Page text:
Chicken Feed: How to Feed Chickens

Your chickens will need properly formulated chicken feed that is the correct type for their age, for growth, sustenance and to produce eggs if they are hens of egg laying age. There are many old wives tales and alternative views on feeding, some say it’s marketing that has created all of these feeds and hens will survive well on wheat and others will say their grandad never had layers pellets and just fed his hens kitchen scraps! Formulated poultry feeds didn’t exist until recently, primarily created thanks to commercial research on hens diets as we tried to squeeze more and more eggs out of hens.

Chickens were often fed home made grain mixes before the seventies.

In days gone by though when ‘grandad fed scraps’, pure breeds were kept for eggs and they were fed grain mixes or dried mash chicken feed that had meat or fish meal added to increase the protein content. Hens would free range over a large area and could also supplement their diet with what they could forage. Bugs, insects and worms are all valuable sources of protein, not forgetting a good selection of greens providing vitamins and minerals.

“Grandad’s chickens didn’t get chicken feed and survived on kitchen scraps but they could free range to top up their diet on protein, vitamins, minerals and calcium from the fields or orchards they grazed. They didn’t produce anything like the number of eggs modern hybrid hens or some pure breeds produce.”

So in short, if you don’t feed a proper formulated layers feed to your hens, they won’t be able to keep up the demands that egg-laying puts on their bodies.

Layers Feeds and Protein

Layers PelletsChickens require protein to produce feathers  and eggs as well as to grow. The amount of protein in their diet is important and you will see on the ingredients on the back of bags of commercial feeds the percentage of protein that they contain. It is higher in ‘Growers Pellets’ for example to enable chickens to grow and produce feathers.  You will find that chickens stop laying eggs when they moult (lose their feathers and regrow new) as they are diverting protein from egg production to feather production. During the moult, you can scatter a handful of cat kibble in the run which helps them to top up with protein. Do not use dog food as most of the protein is derived from cereals.

Topping up a feed container

Commercial feeds contain the right balance of nutrients & can be fed ad-lib in hoppers if kept dry. This one has a rain hat.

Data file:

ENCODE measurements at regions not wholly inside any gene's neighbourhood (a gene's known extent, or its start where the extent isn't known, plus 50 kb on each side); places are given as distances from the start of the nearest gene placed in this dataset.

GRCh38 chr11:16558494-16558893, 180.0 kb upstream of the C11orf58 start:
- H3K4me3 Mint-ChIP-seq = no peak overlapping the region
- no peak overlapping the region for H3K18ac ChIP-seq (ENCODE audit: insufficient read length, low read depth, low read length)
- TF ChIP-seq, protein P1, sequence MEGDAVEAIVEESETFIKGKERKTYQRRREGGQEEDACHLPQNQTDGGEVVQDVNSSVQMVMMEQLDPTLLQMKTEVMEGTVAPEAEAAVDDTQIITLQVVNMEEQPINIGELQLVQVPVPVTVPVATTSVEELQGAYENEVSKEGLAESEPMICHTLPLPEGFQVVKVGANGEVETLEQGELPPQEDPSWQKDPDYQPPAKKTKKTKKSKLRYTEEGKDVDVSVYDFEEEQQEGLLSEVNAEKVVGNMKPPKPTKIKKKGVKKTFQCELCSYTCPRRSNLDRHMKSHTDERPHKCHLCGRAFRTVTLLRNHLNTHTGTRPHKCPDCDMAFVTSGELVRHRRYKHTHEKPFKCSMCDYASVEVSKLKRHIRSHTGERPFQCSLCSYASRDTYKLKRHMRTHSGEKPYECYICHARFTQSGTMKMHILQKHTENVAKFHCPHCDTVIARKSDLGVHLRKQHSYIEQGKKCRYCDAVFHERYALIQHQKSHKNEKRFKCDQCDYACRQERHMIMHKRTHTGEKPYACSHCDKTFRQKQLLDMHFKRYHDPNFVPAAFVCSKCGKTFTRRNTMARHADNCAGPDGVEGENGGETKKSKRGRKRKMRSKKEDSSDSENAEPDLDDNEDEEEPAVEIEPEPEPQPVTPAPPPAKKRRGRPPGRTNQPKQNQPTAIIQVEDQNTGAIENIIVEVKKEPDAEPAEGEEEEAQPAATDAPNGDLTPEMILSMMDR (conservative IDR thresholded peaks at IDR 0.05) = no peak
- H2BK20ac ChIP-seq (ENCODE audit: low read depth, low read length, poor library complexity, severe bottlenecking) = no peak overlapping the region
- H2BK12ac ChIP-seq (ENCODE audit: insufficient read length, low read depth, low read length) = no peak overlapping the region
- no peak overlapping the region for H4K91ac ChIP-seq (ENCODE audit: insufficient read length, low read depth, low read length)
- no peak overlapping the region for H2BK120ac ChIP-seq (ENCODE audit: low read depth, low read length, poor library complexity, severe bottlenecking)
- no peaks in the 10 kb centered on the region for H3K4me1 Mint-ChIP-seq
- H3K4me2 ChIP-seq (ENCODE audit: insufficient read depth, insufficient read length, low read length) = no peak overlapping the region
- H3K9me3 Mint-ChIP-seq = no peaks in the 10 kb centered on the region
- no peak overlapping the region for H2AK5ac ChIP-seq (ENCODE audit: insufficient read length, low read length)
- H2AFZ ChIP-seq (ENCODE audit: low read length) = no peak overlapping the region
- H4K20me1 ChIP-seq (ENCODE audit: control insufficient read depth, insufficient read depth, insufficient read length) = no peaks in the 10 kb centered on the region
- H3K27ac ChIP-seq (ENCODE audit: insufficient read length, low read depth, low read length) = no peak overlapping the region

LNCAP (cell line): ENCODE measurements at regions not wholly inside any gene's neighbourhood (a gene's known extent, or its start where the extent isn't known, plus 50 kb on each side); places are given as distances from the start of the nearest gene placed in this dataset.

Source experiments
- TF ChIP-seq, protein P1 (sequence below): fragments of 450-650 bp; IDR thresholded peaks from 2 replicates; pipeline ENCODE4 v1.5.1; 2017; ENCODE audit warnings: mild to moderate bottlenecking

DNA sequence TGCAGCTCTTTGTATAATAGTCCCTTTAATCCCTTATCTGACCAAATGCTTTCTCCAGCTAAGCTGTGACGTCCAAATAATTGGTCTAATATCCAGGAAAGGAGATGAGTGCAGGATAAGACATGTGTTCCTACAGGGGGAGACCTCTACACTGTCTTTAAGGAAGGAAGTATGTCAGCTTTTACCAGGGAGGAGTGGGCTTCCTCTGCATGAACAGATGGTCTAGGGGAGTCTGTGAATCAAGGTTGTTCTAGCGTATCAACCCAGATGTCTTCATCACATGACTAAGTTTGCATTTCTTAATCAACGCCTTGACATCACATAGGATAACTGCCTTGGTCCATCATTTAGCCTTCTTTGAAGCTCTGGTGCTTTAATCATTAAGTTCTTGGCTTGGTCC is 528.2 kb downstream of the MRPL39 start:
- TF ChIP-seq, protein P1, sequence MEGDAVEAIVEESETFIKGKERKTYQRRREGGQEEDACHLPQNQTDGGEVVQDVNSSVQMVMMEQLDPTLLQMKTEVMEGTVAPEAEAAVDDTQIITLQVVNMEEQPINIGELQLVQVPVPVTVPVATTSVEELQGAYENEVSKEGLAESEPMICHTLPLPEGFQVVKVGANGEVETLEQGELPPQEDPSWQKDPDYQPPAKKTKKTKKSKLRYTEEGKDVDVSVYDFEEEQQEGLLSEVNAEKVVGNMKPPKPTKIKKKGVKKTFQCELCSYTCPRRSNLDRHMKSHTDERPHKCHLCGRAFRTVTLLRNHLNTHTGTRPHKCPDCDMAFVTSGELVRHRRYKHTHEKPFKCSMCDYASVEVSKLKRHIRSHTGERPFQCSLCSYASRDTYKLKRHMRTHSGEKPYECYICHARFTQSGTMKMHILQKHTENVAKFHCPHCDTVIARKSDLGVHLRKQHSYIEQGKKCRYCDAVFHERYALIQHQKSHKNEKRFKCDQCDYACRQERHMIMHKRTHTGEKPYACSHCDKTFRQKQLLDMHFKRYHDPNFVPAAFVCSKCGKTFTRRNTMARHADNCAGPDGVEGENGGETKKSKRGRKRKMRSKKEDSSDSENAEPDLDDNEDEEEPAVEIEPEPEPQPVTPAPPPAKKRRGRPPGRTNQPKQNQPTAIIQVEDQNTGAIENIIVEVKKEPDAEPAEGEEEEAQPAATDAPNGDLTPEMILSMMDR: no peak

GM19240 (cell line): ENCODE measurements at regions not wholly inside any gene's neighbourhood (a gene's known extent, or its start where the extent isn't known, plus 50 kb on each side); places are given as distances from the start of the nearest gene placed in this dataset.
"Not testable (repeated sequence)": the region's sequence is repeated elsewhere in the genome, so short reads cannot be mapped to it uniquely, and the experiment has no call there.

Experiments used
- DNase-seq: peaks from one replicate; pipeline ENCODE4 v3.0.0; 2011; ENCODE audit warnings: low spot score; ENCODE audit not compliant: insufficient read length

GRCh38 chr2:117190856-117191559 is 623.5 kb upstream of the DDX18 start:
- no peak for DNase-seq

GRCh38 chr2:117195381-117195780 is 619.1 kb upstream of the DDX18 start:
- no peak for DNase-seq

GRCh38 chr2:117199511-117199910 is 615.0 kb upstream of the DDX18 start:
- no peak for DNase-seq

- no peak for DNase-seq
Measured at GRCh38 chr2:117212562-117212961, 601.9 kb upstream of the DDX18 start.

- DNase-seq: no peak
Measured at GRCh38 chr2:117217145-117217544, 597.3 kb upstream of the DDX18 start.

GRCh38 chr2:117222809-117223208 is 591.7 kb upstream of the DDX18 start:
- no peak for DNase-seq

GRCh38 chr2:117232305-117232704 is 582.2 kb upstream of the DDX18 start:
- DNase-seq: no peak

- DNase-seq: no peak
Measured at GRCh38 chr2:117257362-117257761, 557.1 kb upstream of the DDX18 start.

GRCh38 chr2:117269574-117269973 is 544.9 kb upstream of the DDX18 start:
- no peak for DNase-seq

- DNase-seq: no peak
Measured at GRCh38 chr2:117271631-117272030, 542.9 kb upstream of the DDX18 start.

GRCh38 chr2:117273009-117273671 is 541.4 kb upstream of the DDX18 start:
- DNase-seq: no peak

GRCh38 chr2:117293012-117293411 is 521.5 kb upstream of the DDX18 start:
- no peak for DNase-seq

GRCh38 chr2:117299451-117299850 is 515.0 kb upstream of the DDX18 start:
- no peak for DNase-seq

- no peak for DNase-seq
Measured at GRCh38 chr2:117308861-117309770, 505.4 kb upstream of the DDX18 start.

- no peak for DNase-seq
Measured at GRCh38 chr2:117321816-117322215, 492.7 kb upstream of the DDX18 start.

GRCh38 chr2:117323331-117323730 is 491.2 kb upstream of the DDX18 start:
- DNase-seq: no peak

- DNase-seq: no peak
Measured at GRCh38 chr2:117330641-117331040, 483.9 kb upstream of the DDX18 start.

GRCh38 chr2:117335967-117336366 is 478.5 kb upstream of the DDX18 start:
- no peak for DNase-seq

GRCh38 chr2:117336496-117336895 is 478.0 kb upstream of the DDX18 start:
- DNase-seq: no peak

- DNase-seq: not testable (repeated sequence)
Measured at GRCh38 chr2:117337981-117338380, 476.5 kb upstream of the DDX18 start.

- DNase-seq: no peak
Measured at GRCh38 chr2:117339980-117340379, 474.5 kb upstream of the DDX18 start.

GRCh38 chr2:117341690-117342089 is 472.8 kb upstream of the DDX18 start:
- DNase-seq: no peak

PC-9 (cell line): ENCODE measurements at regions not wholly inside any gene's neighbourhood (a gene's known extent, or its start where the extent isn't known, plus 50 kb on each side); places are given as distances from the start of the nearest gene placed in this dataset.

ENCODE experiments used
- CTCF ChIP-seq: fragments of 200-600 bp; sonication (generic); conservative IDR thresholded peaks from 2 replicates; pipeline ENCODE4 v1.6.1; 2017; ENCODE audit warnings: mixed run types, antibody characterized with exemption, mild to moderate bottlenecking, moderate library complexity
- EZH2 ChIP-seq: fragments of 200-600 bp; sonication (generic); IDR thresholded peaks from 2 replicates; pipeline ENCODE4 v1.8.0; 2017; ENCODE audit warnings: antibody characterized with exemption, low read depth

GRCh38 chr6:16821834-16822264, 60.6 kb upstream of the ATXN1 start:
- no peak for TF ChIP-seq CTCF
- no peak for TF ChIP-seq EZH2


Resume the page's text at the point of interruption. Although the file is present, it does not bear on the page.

Commercial chicken feeds have been well researched and contain the correct balance of minerals and nutriets required by chickens as well as sufficient protein and calcium which is essential for egg shell production. Layers pellets for example are around 16% protein. Wheat is about 10% protein and lacks essential vitamins that are required by chickens.

Formulated feeds come as pellets or mash and should be fed ad-lib so hens can take what they want as they need it. This type of feed must be kept dry or it will soon spoil. The feeder and rain hat shown above is the only sort I have found that really does keep the feed dry. Most have a hole in the top of the hat for a handle or for hanging and this lets water in. A feeder and rain hat similar to this one can be bought from Omlet.

Eggs are made up of around 80% protein so if there’s a shortage of protein in their diet, egg laying will be the first thing they your girls cut back on!

There is more information on the site which has a very good page of feeding chickens and chicken feed.

Mixed corn

mixed corn for chickensMixed corn is usually 80 to 90% wheat and 10 to 20% maize. It is useful as a scratch feed, it keeps hens active, scratching around looking for it but should only be considered a treat. A handful per hen thrown late afternoon helps them to have a full crop overnight.

The maize (yellow in colour) is very fattening but can be useful during very cold weather to help your hens keep warm – I increase my girls’ ration of corn when it is cold over the winter, after they have finished moulting (they need lots of protein during the moult) since they are not laying eggs and need a little extra fat to burn in order to keep warm.

If you feed too much corn, your hens will get fat and fat hens don’t lay eggs!

Household scraps

Feeding household scraps is no longer allowed according toi DEFRA and can be a bit hit and miss anyway. You don’t really know what a hen is getting and the diet is very unbalanced. It is for this reason that scraps used to be mixed into a mash by using layers mash and water (which can be warm in winter). The mixture should be a sort of crumbly mix, not too wet but not too dry. Feeding scraps should be limited to at most 25% of a hens diet so as not to tip the balance too far one way or another.


chickens and fresh greensAmple green stuff should be provided for your hens. Grass cuttings, weeds and off-cuts from cabbages, cauliflowers and other greens can be provided at minimal cost. Lettuce should be fed in moderation because it has very little nutritional value (very little Protein and Energy / Calories) and avocado pear is poisonous to hens but most other greens that come from the kitchen will be appreciated by your girls. Try hanging greens in their run, just a little higher than they can reach. As they eat them, they will need to jump to get the last bits so will be getting exercise at the same time as their greens! Win-win!

If you have an area in which you can grow cabbages in your garden, it may be worthwhile thinking about growing a row for the winter. Cabbages will sit there in the cold, perfectly preserved until picked. You will need to keep them covered with fleece when there are cabbage white butterflies around but don’t worry if they are a little eaten, the chooks won’t mind!